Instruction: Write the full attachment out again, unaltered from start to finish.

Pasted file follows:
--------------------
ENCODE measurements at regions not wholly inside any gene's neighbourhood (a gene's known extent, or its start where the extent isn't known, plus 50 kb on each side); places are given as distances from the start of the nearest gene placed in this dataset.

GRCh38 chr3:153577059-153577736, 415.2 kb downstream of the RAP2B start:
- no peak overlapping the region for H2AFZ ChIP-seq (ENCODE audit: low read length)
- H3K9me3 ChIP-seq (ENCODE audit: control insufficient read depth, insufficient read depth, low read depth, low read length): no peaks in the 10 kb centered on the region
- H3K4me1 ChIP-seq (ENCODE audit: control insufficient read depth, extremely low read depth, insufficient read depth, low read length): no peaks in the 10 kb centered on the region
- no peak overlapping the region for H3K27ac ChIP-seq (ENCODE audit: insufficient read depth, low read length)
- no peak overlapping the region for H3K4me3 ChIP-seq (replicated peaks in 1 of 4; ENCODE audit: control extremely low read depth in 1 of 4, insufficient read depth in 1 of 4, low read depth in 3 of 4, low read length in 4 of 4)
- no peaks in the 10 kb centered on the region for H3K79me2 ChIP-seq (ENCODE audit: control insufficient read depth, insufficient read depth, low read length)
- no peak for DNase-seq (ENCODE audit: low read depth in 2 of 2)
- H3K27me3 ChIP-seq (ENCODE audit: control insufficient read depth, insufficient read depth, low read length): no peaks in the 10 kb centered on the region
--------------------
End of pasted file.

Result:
ENCODE measurements at regions not wholly inside any gene's neighbourhood (a gene's known extent, or its start where the extent isn't known, plus 50 kb on each side); places are given as distances from the start of the nearest gene placed in this dataset.

GRCh38 chr3:153577059-153577736, 415.2 kb downstream of the RAP2B start:
- no peak overlapping the region for H2AFZ ChIP-seq (ENCODE audit: low read length)
- H3K9me3 ChIP-seq (ENCODE audit: control insufficient read depth, insufficient read depth, low read depth, low read length): no peaks in the 10 kb centered on the region
- H3K4me1 ChIP-seq (ENCODE audit: control insufficient read depth, extremely low read depth, insufficient read depth, low read length): no peaks in the 10 kb centered on the region
- no peak overlapping the region for H3K27ac ChIP-seq (ENCODE audit: insufficient read depth, low read length)
- no peak overlapping the region for H3K4me3 ChIP-seq (replicated peaks in 1 of 4; ENCODE audit: control extremely low read depth in 1 of 4, insufficient read depth in 1 of 4, low read depth in 3 of 4, low read length in 4 of 4)
- no peaks in the 10 kb centered on the region for H3K79me2 ChIP-seq (ENCODE audit: control insufficient read depth, insufficient read depth, low read length)
- no peak for DNase-seq (ENCODE audit: low read depth in 2 of 2)
- H3K27me3 ChIP-seq (ENCODE audit: control insufficient read depth, insufficient read depth, low read length): no peaks in the 10 kb centered on the region